Managerial skills for a United Europe of States are taking time to develop.
Europe flounders, but the search for the European-minded manager goes on. Just as economists have been forced to grapple with imperfect markets, so the men and women charged with running today's cross-border businesses must adapt to a Community that insists on trying to remain both fragmented and single. They need the skills to operate in what is certainly not yet a United States of Europe, but already a long way towards becoming, in Kenneth Baker's neat phrase, a United Europe of States.
Stating the objective, though, is only the first step. Actually finding (or more realistically, developing) these polymathic paragons is something else. Faced with the list of required qualifications - several languages, experience in running complex organisations far from home, ability to lead, inspire, motivate, and if necessary fire people in an unfamiliar legal, social and cultural environment - even the most self-confident of head-hunters might forgivably quail (see Doing Le Business, p62). Fortunately, every year nowadays offers them a better-stocked pool to fish in.
One of the most ambitious development initiatives is now coming to its 10th birthday. The European Industrialists' Round Table is a club which brings together the chairmen of around 40 of the EC's most powerful companies, and since its inception it has been running a Young Managers Programme which picks potential high-flyers and throws them in at the corporate deep-end.
Each year, says Keith Richardson, the ERT's director general, one or two promising names are put forward by each member, and despatched to spend three months (and sometimes longer) working with one of the others. Great care is taken to ensure that they not only change countries but also industries and specialities, so that the Volvo marketing man is likely to find himself, for example, pitched into production at Ciment Francais or strategic planning at Solvay. "We impress upon everyone concerned that this is in no sense executive tourism. They are there to work, at a real management job, and both parties are expected to see this as a key step on the candidate's career ladder."
By now some 400 people have enjoyed this opportunity, which was largely conceived, and for a long time organised, by Pilkington's ex-head of personnel, Tony Chaplin. Some early guinea-pigs are reaching very senior positions. Twice a year a hand-picked selection takes part in a pan-European youth conference, where they thrash out such thorny topics as business's responsibility to the environment or what is euphemistically known as "deployment of human resources" (or job-shedding, in any language). Their latest get-together, though, focused on the rather more congenial question of "how to work in an international team".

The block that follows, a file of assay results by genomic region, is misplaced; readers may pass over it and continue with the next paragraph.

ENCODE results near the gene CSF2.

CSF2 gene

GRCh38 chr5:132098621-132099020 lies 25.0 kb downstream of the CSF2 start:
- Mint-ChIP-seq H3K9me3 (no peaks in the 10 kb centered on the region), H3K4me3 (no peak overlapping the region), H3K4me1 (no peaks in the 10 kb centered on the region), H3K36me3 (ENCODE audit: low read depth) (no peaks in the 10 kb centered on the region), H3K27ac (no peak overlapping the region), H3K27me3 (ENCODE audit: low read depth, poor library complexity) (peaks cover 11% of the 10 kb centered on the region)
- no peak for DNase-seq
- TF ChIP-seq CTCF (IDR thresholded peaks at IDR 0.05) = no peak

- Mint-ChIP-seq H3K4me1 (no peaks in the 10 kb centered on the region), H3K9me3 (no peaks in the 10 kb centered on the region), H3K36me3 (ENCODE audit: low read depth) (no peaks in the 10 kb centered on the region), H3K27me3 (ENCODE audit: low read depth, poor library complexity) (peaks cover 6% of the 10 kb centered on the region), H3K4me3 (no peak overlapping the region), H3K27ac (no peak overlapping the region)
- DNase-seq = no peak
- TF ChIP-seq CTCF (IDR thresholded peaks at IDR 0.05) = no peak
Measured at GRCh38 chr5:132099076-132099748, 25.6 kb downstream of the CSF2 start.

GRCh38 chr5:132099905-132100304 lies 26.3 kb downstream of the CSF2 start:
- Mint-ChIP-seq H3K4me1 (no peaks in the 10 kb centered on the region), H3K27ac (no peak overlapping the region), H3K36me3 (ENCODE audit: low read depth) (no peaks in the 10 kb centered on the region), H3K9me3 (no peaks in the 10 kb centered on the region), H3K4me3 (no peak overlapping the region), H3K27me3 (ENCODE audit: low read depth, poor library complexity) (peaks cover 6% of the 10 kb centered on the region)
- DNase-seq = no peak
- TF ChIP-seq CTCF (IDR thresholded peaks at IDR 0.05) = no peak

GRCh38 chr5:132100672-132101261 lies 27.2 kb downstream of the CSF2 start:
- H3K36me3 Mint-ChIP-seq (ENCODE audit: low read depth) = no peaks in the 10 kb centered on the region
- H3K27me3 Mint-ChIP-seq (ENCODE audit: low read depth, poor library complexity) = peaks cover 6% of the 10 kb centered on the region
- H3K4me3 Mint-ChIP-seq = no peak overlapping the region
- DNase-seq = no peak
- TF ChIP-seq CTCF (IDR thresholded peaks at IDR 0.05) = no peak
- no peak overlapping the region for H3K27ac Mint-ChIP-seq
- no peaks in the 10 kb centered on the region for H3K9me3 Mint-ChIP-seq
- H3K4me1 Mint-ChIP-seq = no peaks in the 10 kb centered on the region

Demand for such expertise is starting to spread, both at the top and quite a long way further down the pyramid. Holland's electronics giant Philips, when it was looking for someone to head its British-based record subsidiary Polygram, finally picked a Frenchman, Alan Levy. Similarly CMB Packaging, the Anglo-French conglomerate, opted for a German-born American, Jurgen Hintz, when the board needed a replacement CEO. But more typical, perhaps, is the kind of problem posed by Jamont, a US-led joint venture which raised £300 million two years ago to set itself up as a Europe-spanning producer of toilet tissues.
Jamont's owners (until flotation, which is tentatively planned for 1995) are James River Corporation, Finland's now highly diversified Nokia group and an Italian merchant bank, Cragnotti and Partners. The daunting task for chief executive Ronald Singer is to weld together 13 separate enterprises in 10 different countries into what is visualised as Europe's first integrated paper-products company. That requires him not only to impose a unified strategy for production and marketing, but to persuade 13 fiercely independent and nationalistically-trained sets of managers to blend into a seamless whole.
Singer reckons he is already well on the way. "Two years ago," he says, "we had no bank account, no employees. Now all these companies share technology, help sort out each other's operating problems and agree on marketing issues." Even getting them all to make paper napkins the same size provoked a major confrontation. But in the end such obstacles have been surmounted, either in head-banging, cross-frontier committee meetings) or by his inner core of troubleshooters, consisting of four Frenchmen, two Britons, two Italian, two Americans, an Italian, a Dutchman and a Finn.
The approach is paying off. For example the French unit used to buy paper from 20 different suppliers, presenting enormous quality problems. Now it gets everything from two of Jamont's own wholly-owned subsidiaries, with very significant cost and control savings.
Nokia has not only launched its own internal European Management course, but opened it to executives from any other European firm that cares to participate. In their view, the cv of the 21st century manager should read "prepared to do any job, anywhere, in any language."